Basigin complexes on the surface of erythrocytes bind with the Rh5-CyRPA-Ripr complex of malaria P. falciparum [159]. The basigin Rh5-CyRPA-Ripr interaction occurs through a complex multiprotein complex with the insertion of pathogen proteins into the host cell membrane. In this context, there are multiple interactions between the host and pathogen proteins to which basigin is a necessary and essential component [159]. Basigin has also been implicated in measles virus (MeV) entry to epithelial cells [160]. Functionally this appears to have importance as the basigin ligand CyPB incorporates in the MeV virion and the degree of cellular incorporation of the MeV viral particle directly affects cell entry [160].

Basigin’s role as SARS-CoV-2 receptor for viral entry is being debated (Figure 4). However, in silco and molecular dynamic simulation studies provide evidence that T lymphocytes, which do not appear to express ACE2 [136], strongly interact through C-terminal domain of basigin with Arg403, Asn481 and Gly502 of the SARS-CoV-2 spike protein [161]. However, the tropism of SARS-CoV-2 to lung alveolar epithelium does not match the tissue expression of basigin [162]. Further the recombinant full ectodomains and the S1 domain of the viral spike protein do not interact with the basigin expressed on HEK293 cell lines. Importantly, a basigin ligand CyPA is needed for SARS-CoV replication raising a functional interaction and suggests that CyPA may also participate in SARS-CoV-2 infection [163]. Can these apparent disparate results be explained? At a minimum, current data indicate that SARS-CoV-2 spike proteins bind to basigin. Variation in binding can be explained by the binding partners of basigin which determine the cellular actions as well as highly variable basigin glycosylation that favours binding with highly glycosylated proteins such as the spike protein of SARS-CoV-2 [162,164]. Moreover, even in the absence of basigin directly mediating SAR-CoV-2 entry it is likely that in the respiratory and alveolar epithelium, the functional consequence of the basigin and SAR-CoV-2 interaction may be explained by some of the devastating inflammatory manifestations of COVID-19, such as the ‘cytokine storm’, through phenotypes such as leukocyte aggregation [158].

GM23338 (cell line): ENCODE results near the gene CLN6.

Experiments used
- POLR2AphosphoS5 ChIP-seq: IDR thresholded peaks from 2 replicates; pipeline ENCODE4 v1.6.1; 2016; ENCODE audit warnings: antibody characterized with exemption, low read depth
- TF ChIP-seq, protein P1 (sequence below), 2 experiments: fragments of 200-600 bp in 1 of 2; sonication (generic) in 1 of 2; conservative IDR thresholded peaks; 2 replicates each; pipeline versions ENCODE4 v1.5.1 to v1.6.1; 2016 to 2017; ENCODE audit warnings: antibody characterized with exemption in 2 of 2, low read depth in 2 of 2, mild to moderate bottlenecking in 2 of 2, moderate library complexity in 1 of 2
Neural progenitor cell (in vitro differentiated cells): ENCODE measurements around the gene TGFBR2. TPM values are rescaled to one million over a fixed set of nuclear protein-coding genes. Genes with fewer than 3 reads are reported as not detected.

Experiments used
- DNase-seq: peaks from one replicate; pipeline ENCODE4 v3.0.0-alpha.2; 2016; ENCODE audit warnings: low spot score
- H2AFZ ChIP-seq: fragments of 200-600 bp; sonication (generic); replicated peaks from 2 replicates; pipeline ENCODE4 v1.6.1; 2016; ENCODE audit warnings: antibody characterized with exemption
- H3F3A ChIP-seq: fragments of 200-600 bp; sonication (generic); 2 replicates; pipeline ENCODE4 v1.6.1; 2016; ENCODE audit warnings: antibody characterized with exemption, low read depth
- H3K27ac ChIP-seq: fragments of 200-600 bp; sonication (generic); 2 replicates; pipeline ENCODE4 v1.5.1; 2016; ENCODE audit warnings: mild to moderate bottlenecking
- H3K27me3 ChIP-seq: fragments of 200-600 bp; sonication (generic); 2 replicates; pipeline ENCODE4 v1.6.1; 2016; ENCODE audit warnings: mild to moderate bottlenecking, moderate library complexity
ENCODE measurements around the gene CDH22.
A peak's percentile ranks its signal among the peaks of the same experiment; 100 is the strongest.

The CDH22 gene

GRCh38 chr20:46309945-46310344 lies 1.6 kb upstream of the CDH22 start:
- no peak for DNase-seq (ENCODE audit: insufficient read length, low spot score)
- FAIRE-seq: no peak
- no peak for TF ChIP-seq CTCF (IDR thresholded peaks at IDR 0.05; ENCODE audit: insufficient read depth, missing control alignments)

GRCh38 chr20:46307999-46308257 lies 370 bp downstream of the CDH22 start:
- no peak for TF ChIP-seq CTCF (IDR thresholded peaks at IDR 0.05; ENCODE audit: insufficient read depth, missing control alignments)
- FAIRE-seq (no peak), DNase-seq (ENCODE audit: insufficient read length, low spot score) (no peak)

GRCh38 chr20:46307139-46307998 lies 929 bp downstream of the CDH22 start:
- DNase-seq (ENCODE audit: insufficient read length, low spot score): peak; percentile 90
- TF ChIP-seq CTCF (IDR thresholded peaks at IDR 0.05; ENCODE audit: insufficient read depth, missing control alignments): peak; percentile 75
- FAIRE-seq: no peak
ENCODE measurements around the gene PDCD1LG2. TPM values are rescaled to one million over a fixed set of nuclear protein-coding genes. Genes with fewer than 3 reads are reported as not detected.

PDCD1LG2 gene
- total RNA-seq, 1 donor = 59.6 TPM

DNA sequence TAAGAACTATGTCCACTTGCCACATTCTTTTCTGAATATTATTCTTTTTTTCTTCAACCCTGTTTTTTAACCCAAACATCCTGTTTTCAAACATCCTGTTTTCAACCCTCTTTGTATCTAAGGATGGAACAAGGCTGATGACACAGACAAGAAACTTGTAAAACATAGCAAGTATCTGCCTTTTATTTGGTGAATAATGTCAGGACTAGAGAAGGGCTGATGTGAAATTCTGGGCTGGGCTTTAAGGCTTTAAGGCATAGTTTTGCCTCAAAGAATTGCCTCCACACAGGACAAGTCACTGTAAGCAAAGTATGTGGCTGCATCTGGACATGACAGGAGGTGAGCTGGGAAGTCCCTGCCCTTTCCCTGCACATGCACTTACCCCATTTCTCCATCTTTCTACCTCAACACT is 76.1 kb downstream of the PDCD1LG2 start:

Role of ACE2 in SARS-CoV-2 infection and therapies targeting receptor binding and membrane fusion

Figure 4
Role of ACE2 in SARS-CoV-2 infection and therapies targeting receptor binding and membrane fusion

Left: Spike (S) protein of SARS-CoV-2 (S1 subunit) binds to cellular ACE2 receptor (top), followed by host cell membrane fusion aided by fusion peptides (FPs) of S2 subunit (bottom), leading to endocytosis of the virus and loss of cell surface ACE2. Right: Treatment with recombinant human angiotensin-converting enzyme 2 (rhACE2) is expected to mop up SARS-CoV-2 in the circulation by competing with cellular ACE2 for binding to S1 protein (top). Drugs that can be used to target the interface between the ACE2 and the receptor-binding domain (RBD) of S1 protein to prevent viral entry to host cell (top). Ion channel blockers can be adopted to deplete intracellular and extracellular Ca2+ concentration to prevent the host cell membrane fusion with FP of S2 protein (bottom). Abbreviations: sACE2, soluble ACE2 - cellular ACE2 is shed into the circulation by the activity of metalloproteinase ADAM17; TMPRSS2, transmembrane protease serine 2 cleaves S1 subunit, leaving S2 subunit for host cell membrane fusion.